Hello fellow StackExchange users,

Preamble: I have been tasked with performing a cluster analysis (or possibly a latent class analysis, as I am pondering) to find non-overlapping groups of like subjects presenting with similar psycho-social traits, as measured in the dataset. There are a priori hypotheses about the number of groups and their characteristics, but the analysis is to be exploratory rather than confirmatory nonetheless. The dataset contains several thousand subjects and about two-dozen variables of interest. So far, so good.

However, there is a catch: the survey comes from a complex multistage stratified design, which obviously violates the SRS assumption and its resulting traditional standard errors. Such designs often require bootstrapping to provide valid inferences. Observation weights have been provided by the architects of the survey.

My question: given that the statistics are exploratory and not confirmatory, and that no formal inferences of any kind are to be produced in this patient-centered analysis (not even precision estimates such as confidence intervals), can the complex survey design be ignored in good faith?

The only caveat may be one of external validity; certain demographic groups have been oversampled. But using the observation weights when calculating the distance/covariance matrices should account for this, no?

Many thanks,


1 Answer 1


There is no good answer to this. Let us consider a big trio of survey statistics: stratification, clustering/multistage selection procedures, and unequal probabilities of selection/sampling weights.

The reason survey statisticians utilize stratification is because they don't want to sample little bit of everything and avoid repeatedly sampling similar units; a perfect stratification is when you find a group of highly similar objects and just take a handful of these. So you should a priori expect the units within the same stratum to be similar; I don't know if you can come up with a measure of distance that accounts for that -- e.g., by discounting the distances of units if they are within the same stratum?

Likewise, the units within the same primary sampling unit may be similar, although that is a parasitic effect for survey estimates that increases variances.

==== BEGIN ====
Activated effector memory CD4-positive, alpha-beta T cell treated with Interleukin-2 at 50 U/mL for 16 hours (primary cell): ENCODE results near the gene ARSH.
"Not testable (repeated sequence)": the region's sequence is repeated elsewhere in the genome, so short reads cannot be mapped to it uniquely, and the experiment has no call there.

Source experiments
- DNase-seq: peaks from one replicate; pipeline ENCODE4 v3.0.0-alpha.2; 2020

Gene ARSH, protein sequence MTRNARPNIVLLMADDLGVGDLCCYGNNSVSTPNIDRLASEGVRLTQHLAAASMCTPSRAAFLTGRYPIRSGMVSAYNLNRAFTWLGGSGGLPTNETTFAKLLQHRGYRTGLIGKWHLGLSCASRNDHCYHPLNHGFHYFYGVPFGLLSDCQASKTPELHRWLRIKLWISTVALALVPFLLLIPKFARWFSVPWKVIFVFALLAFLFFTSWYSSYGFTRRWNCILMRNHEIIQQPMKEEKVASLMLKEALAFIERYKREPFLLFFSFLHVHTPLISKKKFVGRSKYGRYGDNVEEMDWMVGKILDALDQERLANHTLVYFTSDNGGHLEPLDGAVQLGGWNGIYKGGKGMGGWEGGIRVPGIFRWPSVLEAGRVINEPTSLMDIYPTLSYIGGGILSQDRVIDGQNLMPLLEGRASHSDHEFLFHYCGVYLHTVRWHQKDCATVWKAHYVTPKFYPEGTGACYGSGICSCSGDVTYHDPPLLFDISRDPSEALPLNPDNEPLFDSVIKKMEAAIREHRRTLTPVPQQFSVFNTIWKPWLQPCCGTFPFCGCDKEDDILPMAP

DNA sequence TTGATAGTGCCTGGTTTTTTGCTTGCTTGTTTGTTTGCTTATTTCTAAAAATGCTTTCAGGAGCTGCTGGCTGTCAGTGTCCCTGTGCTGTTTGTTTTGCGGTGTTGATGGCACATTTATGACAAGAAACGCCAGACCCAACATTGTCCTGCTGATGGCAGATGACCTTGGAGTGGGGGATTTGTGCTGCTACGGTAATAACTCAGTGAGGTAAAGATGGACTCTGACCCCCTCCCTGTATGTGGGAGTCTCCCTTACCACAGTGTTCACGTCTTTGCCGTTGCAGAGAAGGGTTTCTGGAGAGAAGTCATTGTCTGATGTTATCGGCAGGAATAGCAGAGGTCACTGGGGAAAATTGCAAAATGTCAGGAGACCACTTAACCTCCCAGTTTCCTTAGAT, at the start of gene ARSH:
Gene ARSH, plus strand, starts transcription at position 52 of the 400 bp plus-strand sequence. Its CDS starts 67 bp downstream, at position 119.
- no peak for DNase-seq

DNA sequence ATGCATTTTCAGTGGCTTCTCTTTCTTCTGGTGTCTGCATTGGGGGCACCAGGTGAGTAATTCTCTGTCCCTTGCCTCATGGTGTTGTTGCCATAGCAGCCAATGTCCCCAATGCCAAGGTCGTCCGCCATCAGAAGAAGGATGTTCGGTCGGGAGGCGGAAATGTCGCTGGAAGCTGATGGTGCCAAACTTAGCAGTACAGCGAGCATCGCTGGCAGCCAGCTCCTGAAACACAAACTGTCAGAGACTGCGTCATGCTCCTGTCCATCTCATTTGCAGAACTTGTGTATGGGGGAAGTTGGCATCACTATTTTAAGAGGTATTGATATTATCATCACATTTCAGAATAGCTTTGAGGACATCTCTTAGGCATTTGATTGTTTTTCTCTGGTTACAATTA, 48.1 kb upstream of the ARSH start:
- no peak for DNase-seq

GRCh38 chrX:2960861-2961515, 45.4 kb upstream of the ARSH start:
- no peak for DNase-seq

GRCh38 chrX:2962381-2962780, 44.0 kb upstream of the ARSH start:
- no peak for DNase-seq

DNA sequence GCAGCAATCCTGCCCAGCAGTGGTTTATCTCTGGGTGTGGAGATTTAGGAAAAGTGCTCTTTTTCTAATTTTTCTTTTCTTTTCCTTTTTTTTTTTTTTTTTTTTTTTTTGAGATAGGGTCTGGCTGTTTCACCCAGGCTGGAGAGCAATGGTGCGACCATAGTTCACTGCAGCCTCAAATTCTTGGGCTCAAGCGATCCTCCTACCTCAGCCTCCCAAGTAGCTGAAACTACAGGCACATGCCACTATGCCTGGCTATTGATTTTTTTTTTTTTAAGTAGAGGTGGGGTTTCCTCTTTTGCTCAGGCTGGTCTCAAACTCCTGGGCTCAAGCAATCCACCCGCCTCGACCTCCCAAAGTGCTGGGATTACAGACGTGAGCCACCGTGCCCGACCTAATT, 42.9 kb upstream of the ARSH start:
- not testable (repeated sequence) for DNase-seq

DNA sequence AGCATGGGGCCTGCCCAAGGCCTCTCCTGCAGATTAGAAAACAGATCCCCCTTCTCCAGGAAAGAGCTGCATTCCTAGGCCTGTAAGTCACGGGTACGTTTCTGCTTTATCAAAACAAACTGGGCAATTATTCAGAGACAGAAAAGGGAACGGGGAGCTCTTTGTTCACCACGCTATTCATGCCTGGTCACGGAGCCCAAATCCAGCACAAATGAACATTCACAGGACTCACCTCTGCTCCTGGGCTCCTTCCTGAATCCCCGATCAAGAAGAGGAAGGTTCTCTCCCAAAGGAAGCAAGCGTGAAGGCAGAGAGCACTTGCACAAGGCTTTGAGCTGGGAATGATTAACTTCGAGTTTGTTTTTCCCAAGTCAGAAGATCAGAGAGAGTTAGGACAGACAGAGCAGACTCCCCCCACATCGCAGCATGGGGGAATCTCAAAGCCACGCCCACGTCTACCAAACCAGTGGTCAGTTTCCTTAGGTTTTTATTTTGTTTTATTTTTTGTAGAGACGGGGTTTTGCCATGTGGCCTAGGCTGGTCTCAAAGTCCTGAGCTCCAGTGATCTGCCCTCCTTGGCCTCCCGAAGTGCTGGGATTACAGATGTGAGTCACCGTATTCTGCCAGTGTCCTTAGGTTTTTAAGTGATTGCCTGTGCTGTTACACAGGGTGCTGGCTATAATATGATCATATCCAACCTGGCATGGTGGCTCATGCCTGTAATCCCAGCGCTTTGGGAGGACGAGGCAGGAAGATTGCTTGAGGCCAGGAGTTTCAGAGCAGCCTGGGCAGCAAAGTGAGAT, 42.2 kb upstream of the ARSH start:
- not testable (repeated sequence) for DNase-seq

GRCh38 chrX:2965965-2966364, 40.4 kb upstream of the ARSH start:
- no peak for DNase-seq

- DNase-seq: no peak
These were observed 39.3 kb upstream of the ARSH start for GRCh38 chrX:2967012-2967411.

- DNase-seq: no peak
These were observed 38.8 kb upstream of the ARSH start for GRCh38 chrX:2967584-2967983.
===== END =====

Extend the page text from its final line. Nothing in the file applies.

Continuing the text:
The effect of the sample weights on cluster analysis is totally unclear. The weights are attached to individual units, so how do you come up with a weight for their distance? Survey statisticians sometimes work with pairwise selection probability weights, but this is only relevant if you are trying to estimate a population quantity that is a U-statistic of higher order (Gini index), or involves the second order moments of the design (the variance of Horwitz-Thompson estimator). Distances in cluster analysis are second order moments of the data, so it is not entirely clear whether they should be accompanied with survey weights, and if they should be, how these weights should be expressed.

Oversampling may lead to some strange effects in terms of the sensitivity of your algorithm and the number of detected clusters. If you have few observations with high weights that represent a significant fraction of the population (either because few responded, or by design), your algorithm may miss all of them if it has specification of the smallest number of points it will want to consider as an interesting cluster.

Ideally, you would want to purge the survey design information from your data and analyze the data that have the underlying dependencies only. However, yet another feature of good surveys is that the design information is often related to the outcomes of interest, often in inexplicable ways.

As a bottom line, I am happy that I don't have to do this work :)

BTW, your unequivocal faith in the ability of the bootstrap to fix up anything may not be well justified. I can name 3-5 or so complex survey bootstrap schemes off the top of my head, and another 5-8 if I look up my notes. Shao (1996) gave a great review of the existing resampling methods; nothing absolutely major came up since then.


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